Wild About Utah: the quiet importance of brine flies
It was early afternoon in mid-July 2019 and my first time setting foot on Antelope Island. As a newcomer to Utah, I was itching to explore the local sights and had come to learn about the impressive annual shorebird migration from my friend, a bird enthusiast and fellow graduate student.
Brimming with excitement, and a little put off by the smell of Great Salt Lake mud wafting through the open windows, we parked the car in the Antelope Island Marina parking lot and jumped out onto the shore of the famed isle. Thousands of birds dotted the water around the harbor, and the ubiquitous Antelope Island spiders blanketed the bushes with innumerable webs. But it wasn’t the birds stretching as far as the eye could see out on the waters of Great Salt Lake, or the impressive number of spiders skittering past our car tires that left a lasting impression on me.
As we stepped out onto the beach to get a closer look at the birds bobbing on the salt water and to set up the birder’s favorite tool, a spotting scope, the dark grey sand under our feet sprang to life with a gentle buzz. The sand, or what I thought was sand, was actually a shoal of brine flies, easily numbering in the millions. Surprised by our discovery and shorebirds completely forgotten for the moment, we walked slowly along the shore, and with each step, a cloud of flies jumped up to avoid our footfalls, gently settling back down behind us as we walked on.
Brine flies, which are small flies in the genus Ephydra, are a common occurrence around the lake. These gentle flies do not bite, and as adults, they don’t even have mouth parts to feed with. Much like mayflies, they only live a few days as adults, with the goal of reproducing and laying their eggs back in the waters of Great Salt Lake to start a new generation of flies.
Similar to an aquatic caterpillar, their larval stage lives in the briny waters of Great Salt Lake, feeding mostly on algae and other organic matter. At their peak population around Great Salt Lake each year, brine flies are estimated to number in the billions, and the skins they shed as they emerge from the water as adults pile up on the shore in incomprehensible numbers.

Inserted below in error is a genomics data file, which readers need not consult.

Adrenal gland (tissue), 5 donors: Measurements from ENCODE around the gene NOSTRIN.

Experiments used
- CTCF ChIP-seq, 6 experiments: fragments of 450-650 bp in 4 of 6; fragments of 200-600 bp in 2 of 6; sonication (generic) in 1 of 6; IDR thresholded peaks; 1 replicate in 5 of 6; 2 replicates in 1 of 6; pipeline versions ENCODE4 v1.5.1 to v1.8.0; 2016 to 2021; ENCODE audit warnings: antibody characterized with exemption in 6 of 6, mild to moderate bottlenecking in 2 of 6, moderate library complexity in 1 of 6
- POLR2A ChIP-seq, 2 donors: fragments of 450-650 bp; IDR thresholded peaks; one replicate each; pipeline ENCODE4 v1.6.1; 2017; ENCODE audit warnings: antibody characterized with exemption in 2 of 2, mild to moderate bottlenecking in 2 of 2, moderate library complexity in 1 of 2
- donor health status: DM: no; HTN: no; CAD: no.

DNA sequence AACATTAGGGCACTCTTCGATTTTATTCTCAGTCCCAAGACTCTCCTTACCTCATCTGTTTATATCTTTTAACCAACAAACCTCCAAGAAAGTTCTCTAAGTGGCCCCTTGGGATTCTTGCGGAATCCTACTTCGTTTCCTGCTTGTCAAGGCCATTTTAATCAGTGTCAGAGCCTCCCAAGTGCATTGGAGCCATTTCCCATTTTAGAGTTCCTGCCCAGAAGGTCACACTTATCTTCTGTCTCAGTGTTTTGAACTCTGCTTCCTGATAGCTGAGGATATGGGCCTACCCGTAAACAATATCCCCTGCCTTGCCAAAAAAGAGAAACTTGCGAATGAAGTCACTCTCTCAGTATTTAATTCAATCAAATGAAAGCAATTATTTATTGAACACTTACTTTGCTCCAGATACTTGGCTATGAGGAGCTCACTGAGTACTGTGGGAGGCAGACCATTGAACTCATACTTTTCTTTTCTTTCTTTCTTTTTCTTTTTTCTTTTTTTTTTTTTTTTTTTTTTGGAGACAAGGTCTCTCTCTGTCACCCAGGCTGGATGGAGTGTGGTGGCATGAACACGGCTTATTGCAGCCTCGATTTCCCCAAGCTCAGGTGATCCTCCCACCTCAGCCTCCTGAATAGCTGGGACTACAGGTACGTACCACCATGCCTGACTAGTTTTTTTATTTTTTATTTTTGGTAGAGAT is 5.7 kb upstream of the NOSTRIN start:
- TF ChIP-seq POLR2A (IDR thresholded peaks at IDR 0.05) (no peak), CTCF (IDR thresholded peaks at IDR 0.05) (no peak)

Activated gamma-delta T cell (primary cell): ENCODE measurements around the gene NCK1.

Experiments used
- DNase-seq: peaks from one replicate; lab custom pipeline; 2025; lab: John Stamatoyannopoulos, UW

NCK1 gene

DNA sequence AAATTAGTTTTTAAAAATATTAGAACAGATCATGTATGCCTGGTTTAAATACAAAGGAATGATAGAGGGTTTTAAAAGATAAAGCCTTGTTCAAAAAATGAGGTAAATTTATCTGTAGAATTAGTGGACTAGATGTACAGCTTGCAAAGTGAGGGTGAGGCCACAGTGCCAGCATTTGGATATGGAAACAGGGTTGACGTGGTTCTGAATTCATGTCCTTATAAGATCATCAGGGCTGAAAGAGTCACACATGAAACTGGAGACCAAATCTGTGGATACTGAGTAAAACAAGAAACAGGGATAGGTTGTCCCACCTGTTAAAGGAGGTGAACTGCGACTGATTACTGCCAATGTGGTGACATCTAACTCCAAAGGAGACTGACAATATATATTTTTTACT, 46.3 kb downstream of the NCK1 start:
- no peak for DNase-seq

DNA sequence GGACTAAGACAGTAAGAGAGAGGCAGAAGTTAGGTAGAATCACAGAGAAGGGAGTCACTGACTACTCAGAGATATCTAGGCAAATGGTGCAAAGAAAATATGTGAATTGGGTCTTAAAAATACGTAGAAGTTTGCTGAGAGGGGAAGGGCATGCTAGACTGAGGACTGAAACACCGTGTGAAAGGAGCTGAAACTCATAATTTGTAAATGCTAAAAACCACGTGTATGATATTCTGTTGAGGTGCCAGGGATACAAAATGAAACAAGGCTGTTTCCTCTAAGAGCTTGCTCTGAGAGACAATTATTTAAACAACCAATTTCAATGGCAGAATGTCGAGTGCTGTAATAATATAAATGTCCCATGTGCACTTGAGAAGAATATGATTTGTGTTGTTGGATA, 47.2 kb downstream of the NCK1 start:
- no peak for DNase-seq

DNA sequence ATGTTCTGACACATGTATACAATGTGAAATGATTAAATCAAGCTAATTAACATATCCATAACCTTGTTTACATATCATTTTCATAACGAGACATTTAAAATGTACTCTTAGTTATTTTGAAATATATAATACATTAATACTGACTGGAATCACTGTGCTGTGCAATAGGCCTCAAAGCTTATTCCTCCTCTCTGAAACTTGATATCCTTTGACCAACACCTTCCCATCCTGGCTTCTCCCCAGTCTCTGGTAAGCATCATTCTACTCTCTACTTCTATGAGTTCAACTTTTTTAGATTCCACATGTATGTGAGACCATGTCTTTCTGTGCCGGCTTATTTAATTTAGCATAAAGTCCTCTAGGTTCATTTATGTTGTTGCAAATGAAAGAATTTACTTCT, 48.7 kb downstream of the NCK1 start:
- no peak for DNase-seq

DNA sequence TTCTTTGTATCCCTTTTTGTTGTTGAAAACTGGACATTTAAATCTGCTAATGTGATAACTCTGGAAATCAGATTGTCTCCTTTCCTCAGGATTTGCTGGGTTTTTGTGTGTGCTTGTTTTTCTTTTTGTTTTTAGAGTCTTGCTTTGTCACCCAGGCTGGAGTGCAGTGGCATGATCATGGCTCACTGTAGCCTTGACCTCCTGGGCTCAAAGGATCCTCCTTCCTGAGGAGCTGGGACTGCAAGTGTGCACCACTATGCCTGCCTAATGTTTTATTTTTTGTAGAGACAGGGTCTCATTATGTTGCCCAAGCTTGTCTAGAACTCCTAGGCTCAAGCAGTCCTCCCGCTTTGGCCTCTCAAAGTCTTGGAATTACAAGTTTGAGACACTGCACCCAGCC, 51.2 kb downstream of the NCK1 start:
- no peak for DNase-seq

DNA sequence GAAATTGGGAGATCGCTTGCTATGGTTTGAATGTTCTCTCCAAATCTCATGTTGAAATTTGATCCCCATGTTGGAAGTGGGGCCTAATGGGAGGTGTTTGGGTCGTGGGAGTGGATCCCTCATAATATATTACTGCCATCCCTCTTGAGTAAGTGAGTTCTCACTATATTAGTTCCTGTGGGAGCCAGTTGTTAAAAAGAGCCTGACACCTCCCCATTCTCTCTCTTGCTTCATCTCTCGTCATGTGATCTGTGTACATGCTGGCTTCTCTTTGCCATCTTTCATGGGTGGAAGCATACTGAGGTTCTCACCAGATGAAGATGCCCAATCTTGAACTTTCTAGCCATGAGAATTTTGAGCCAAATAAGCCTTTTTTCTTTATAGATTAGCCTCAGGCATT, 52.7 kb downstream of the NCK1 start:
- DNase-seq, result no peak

As such an abundant insect around the lake, they provide critical food for all manner of creatures. Our momentarily forgotten shorebirds are avid predators of brine flies, and, hungry from migration, these birds snap up brine flies by the thousands. Phalaropes, stilts and sandpipers are just a few of the bird species that feast on brine flies. Gulls love to feast on brine flies, and in silly gull fashion, go about chasing them up and down the beaches with open beaks and loud wails. Remarkably, for eared grebes, brine flies can make up 40 percent of their diet, while the remainder usually consists of another Great Salt Lake denizen, the brine shrimp.
Birds aren’t the only ones that rely on brine flies for food. Spiders, like the ones keeping us company in the Antelope Island bushes, as well as beetles and other invertebrates, feast on brine flies too. In fact, as scientists say, brine flies are an important part of our Great Salt Lake ecosystem. Walking slowly along the shore with my eyes pointed down toward the great clouds of brine flies at my feet, it was easy to see how their sheer numbers could feed an army of critters.
As someone who spends most of my time thinking about birds that eat fish and how to study them, I’m not one to trouble myself with thoughts about insects often, but thinking back on that remarkable July afternoon and the struggling health of our Great Salt Lake, I can’t help worry a little for the future of our gentle brine flies.
I’m Aimee Van Tatenhove, and I’m wild about Utah.